The governor has received some very heated opposition, some of it well deserved, and I will address that shortly. But a good deal of the opposition to the governor’s project is based on fear mongering, ethno-nationalist jingoism, and an atavistic celebration of dissolute governance. There are persons that have emerged in the public sphere, particularly in Internet forums, as spokesmen for the dissolute government of the ex-governor of the state, Dr. Peter Odili. As far as these are concerned, the present governor can do nothing right. Brethren, because my support of Governor Amaechi’s agenda of development of our beloved state is based on nothing but my desire to see us succeed, to cut down human misery, and to make the entire state a place where we can all say, “Thank God Almighty for Rivers State,” I will pose a set of questions to those who are today trying to stand in the way of Governor Amaechi because of their support of the ex-governor.
Let me begin. 1) Was there not a complete breakdown of every institution in the state under the ex-governor? 2) Did our health system not suffer a systemic collapse? 3) Did our educational system not suffer a systemic collapse? 4) Did Port Harcourt, our beloved Port Harcourt, not become a war zone, where criminals gunned down people with impunity in broad day light? 5) Was the distress of Port Harcourt and the entire state not so much that companies began to vote with their feet to Lagos and other cities? 6) Did the state, particularly the riverine villages and towns, not turn into theaters of war and the most gruesome violence?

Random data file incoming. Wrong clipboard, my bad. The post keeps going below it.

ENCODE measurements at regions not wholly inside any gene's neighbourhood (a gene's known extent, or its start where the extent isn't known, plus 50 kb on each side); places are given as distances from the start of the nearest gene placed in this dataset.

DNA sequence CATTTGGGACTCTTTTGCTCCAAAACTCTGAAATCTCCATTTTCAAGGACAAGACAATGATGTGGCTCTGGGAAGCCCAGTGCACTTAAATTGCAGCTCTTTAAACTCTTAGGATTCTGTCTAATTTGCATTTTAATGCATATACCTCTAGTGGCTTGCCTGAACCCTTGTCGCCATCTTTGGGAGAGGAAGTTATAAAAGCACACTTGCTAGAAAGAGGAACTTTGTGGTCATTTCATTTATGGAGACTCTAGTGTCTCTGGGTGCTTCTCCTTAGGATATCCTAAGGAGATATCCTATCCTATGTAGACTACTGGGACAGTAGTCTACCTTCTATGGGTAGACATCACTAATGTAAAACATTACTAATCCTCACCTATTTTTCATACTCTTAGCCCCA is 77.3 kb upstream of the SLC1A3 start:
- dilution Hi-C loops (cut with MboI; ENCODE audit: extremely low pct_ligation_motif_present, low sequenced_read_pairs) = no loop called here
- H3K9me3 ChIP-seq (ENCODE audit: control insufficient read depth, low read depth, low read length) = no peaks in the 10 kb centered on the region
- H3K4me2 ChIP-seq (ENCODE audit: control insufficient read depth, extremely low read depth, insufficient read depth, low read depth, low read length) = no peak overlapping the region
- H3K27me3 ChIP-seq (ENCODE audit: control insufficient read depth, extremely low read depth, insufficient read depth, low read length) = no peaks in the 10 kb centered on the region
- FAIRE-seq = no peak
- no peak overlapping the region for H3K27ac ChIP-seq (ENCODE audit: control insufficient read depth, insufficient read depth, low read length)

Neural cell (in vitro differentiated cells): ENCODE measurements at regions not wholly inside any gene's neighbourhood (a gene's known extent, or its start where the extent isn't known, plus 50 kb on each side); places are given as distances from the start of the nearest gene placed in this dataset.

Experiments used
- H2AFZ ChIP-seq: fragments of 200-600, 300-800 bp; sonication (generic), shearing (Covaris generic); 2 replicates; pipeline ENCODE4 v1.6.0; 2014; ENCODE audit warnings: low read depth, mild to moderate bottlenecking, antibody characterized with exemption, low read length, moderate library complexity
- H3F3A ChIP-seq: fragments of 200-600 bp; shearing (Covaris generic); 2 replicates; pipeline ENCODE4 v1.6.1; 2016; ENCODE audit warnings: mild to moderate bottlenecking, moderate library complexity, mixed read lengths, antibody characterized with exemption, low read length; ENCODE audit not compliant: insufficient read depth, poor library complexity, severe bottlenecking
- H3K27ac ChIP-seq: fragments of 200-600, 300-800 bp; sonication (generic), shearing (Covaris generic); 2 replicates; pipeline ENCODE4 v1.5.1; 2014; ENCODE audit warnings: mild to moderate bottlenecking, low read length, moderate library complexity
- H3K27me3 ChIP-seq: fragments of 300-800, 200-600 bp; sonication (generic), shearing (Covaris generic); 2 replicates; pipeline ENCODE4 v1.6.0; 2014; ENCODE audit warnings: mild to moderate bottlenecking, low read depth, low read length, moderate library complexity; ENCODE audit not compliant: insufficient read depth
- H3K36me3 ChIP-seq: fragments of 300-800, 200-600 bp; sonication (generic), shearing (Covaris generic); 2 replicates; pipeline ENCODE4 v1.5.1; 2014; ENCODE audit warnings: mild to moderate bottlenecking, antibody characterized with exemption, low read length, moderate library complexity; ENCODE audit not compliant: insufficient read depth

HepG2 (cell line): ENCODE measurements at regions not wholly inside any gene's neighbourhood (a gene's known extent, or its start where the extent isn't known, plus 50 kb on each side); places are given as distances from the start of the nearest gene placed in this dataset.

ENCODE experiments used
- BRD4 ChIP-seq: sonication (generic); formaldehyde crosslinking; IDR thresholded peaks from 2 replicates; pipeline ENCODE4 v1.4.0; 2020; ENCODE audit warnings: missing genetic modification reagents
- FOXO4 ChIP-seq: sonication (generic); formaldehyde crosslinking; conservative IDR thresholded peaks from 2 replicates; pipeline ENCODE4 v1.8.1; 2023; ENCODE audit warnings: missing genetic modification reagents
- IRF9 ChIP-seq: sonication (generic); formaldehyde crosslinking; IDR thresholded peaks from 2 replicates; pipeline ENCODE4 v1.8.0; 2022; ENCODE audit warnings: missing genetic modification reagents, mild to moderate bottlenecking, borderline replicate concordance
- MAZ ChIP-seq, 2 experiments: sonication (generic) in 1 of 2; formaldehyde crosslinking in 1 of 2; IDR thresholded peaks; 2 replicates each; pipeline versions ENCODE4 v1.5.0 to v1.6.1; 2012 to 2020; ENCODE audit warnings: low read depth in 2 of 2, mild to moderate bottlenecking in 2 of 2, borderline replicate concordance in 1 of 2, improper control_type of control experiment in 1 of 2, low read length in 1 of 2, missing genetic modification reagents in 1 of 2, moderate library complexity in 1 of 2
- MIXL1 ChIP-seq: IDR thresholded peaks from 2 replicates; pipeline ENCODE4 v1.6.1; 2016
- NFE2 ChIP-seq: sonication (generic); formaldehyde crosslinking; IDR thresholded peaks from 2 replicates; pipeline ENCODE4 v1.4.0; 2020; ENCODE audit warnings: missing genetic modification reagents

More questions. 1) Did many inhabitants of violence-ravaged villages and towns not flee to other places where they could at least secure their lives, if not their property? 2) Did the state not witness the assassination of political titans such as Chief Dikibo and Chief Marshall Harry? 3) While the entire state was falling apart around him, in other words, while Rome was burning, did the ex-governor not fiddle away chasing his political dreams? 4) Did the ex-governor not use our money to acquire two jets to campaign for the presidency? 5) Did people not call the ex-governor Donatus (Donate-tus) because he gave away the common wealth to anyone who would support his political ambition, as if money was not our problem, but how to spend it? 6) Did the state not become a cash cow for the Peoples Democratic Party?